Very few families are excited when they receive their financial aid packages and far too many are confused with the jargon and how to interpret what the aid package says. The first thing that comes to a parent’s mind is “this can’t be right, the college can’t expect me to pay this much.”
The financial aid package is a direct result of completing the complicated financial aid forms and the colleges applying their financial aid policies to your “college tax.” It is not unusual to see Boston University giving a family $10,000 more in free scholarship money than say Northeastern. The reason is that Boston University’s financial aid policies are more generous to those families who exhibit financial need than Northeastern’s.
What happens if this family wants to appeal their package from Northeastern? Most parents’ first inclination is to call Northeastern touting the Boston University package and asking for more money. This is not a good idea for a number of reasons; the primary one being the parent is treating the financial aid counselor at Northeastern as they would a used car salesman. The chances of that appeal strategy netting them more money is minimal.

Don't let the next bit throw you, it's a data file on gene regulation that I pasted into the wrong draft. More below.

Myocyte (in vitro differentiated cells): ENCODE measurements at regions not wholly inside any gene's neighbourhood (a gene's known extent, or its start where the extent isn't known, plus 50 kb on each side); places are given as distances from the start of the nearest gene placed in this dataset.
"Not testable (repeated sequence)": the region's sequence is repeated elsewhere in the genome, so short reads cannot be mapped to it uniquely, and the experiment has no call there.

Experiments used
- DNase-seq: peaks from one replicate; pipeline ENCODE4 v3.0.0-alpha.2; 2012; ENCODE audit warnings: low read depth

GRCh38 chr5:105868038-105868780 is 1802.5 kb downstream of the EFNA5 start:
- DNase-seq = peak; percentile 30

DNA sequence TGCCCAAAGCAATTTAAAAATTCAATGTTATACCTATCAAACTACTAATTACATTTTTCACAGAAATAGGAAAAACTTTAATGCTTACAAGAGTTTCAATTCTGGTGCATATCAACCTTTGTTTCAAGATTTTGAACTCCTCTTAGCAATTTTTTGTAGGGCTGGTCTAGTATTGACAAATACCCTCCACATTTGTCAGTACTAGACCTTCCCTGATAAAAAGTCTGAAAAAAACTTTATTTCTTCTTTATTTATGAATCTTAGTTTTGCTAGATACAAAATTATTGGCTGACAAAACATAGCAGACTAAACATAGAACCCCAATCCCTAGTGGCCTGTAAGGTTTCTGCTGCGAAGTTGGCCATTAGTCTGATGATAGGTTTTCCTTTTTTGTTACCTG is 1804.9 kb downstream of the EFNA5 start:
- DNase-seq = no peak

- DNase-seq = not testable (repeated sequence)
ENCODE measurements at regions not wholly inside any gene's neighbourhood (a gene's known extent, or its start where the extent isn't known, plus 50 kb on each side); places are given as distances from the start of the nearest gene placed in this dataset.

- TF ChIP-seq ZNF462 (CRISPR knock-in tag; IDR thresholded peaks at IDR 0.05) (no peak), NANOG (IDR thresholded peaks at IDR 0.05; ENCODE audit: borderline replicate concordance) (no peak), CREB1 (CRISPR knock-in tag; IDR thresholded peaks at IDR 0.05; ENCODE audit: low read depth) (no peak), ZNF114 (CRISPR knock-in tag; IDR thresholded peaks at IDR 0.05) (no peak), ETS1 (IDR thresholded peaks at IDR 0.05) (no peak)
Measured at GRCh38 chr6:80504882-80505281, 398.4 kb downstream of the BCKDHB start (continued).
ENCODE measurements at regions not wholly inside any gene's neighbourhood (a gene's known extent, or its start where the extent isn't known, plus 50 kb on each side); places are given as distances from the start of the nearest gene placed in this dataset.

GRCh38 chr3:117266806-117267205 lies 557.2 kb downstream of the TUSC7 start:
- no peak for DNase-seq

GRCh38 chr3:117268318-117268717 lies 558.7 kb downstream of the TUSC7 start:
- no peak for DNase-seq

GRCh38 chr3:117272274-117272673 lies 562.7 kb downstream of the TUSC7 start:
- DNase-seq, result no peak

If a parent wants a fighting chance to get more money from a college on an appeal, they need to do three things. The first is to resell their child, not to Admissions, but to the Financial Aid office, so they will know that if they do “budge,” the student will attend their school. The second thing is to do the math to determine the amount of unmet need. As in the example of the family at Northeastern it is $10,000. The third thing is to determine what the colleges don’t know about their particular family situation. The only thing a college knows about a family is what they put on their financial aid form, verified by their taxes. There could be a number of extenuating circumstances that the college would not be privy to, such as a loss of income, care for an elderly parent, etc.